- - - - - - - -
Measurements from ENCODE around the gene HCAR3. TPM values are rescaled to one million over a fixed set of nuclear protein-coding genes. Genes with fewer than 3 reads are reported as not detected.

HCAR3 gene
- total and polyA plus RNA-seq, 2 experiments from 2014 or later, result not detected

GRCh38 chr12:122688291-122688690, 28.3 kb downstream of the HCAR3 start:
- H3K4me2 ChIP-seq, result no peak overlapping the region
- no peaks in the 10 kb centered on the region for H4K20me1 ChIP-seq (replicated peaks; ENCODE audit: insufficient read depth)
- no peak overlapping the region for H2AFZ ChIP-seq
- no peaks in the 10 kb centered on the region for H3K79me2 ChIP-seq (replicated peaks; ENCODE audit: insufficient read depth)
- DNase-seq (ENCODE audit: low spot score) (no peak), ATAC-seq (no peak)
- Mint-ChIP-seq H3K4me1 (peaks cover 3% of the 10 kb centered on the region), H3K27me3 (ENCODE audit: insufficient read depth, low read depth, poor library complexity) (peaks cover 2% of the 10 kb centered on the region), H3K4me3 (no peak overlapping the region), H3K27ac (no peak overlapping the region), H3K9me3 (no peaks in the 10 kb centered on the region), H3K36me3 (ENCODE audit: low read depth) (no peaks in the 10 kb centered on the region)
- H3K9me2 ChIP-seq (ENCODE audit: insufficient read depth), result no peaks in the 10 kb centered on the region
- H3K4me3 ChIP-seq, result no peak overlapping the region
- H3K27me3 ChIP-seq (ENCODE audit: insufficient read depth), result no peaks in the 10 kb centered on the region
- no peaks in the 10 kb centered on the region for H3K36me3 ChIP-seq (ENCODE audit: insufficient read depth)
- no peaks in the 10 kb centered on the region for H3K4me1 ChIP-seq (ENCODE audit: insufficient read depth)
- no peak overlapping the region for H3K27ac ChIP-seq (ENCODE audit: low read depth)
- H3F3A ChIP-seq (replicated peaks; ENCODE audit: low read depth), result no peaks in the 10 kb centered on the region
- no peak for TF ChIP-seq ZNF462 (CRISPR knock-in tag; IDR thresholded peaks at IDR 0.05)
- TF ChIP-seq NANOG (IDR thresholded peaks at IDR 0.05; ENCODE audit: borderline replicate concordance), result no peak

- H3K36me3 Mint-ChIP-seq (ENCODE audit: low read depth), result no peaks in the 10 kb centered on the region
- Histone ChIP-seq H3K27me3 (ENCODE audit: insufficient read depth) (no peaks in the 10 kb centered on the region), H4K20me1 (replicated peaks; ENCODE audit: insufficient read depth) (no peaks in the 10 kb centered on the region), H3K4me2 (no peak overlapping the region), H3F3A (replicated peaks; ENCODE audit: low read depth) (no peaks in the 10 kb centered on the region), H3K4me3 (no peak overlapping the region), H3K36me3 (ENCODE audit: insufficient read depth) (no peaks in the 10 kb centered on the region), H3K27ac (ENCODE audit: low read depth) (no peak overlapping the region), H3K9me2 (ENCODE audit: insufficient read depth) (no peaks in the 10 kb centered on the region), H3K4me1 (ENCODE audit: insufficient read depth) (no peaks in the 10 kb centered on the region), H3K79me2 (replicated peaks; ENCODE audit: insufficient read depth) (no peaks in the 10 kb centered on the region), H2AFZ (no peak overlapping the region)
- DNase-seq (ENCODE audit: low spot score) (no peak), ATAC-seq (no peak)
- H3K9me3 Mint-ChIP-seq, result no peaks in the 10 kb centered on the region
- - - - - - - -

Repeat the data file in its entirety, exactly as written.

Measurements from ENCODE around the gene HCAR3. TPM values are rescaled to one million over a fixed set of nuclear protein-coding genes. Genes with fewer than 3 reads are reported as not detected.

HCAR3 gene
- total and polyA plus RNA-seq, 2 experiments from 2014 or later, result not detected

GRCh38 chr12:122688291-122688690, 28.3 kb downstream of the HCAR3 start:
- H3K4me2 ChIP-seq, result no peak overlapping the region
- no peaks in the 10 kb centered on the region for H4K20me1 ChIP-seq (replicated peaks; ENCODE audit: insufficient read depth)
- no peak overlapping the region for H2AFZ ChIP-seq
- no peaks in the 10 kb centered on the region for H3K79me2 ChIP-seq (replicated peaks; ENCODE audit: insufficient read depth)
- DNase-seq (ENCODE audit: low spot score) (no peak), ATAC-seq (no peak)
- Mint-ChIP-seq H3K4me1 (peaks cover 3% of the 10 kb centered on the region), H3K27me3 (ENCODE audit: insufficient read depth, low read depth, poor library complexity) (peaks cover 2% of the 10 kb centered on the region), H3K4me3 (no peak overlapping the region), H3K27ac (no peak overlapping the region), H3K9me3 (no peaks in the 10 kb centered on the region), H3K36me3 (ENCODE audit: low read depth) (no peaks in the 10 kb centered on the region)
- H3K9me2 ChIP-seq (ENCODE audit: insufficient read depth), result no peaks in the 10 kb centered on the region
- H3K4me3 ChIP-seq, result no peak overlapping the region
- H3K27me3 ChIP-seq (ENCODE audit: insufficient read depth), result no peaks in the 10 kb centered on the region
- no peaks in the 10 kb centered on the region for H3K36me3 ChIP-seq (ENCODE audit: insufficient read depth)
- no peaks in the 10 kb centered on the region for H3K4me1 ChIP-seq (ENCODE audit: insufficient read depth)
- no peak overlapping the region for H3K27ac ChIP-seq (ENCODE audit: low read depth)
- H3F3A ChIP-seq (replicated peaks; ENCODE audit: low read depth), result no peaks in the 10 kb centered on the region
- no peak for TF ChIP-seq ZNF462 (CRISPR knock-in tag; IDR thresholded peaks at IDR 0.05)
- TF ChIP-seq NANOG (IDR thresholded peaks at IDR 0.05; ENCODE audit: borderline replicate concordance), result no peak

- H3K36me3 Mint-ChIP-seq (ENCODE audit: low read depth), result no peaks in the 10 kb centered on the region
- Histone ChIP-seq H3K27me3 (ENCODE audit: insufficient read depth) (no peaks in the 10 kb centered on the region), H4K20me1 (replicated peaks; ENCODE audit: insufficient read depth) (no peaks in the 10 kb centered on the region), H3K4me2 (no peak overlapping the region), H3F3A (replicated peaks; ENCODE audit: low read depth) (no peaks in the 10 kb centered on the region), H3K4me3 (no peak overlapping the region), H3K36me3 (ENCODE audit: insufficient read depth) (no peaks in the 10 kb centered on the region), H3K27ac (ENCODE audit: low read depth) (no peak overlapping the region), H3K9me2 (ENCODE audit: insufficient read depth) (no peaks in the 10 kb centered on the region), H3K4me1 (ENCODE audit: insufficient read depth) (no peaks in the 10 kb centered on the region), H3K79me2 (replicated peaks; ENCODE audit: insufficient read depth) (no peaks in the 10 kb centered on the region), H2AFZ (no peak overlapping the region)
- DNase-seq (ENCODE audit: low spot score) (no peak), ATAC-seq (no peak)
- H3K9me3 Mint-ChIP-seq, result no peaks in the 10 kb centered on the region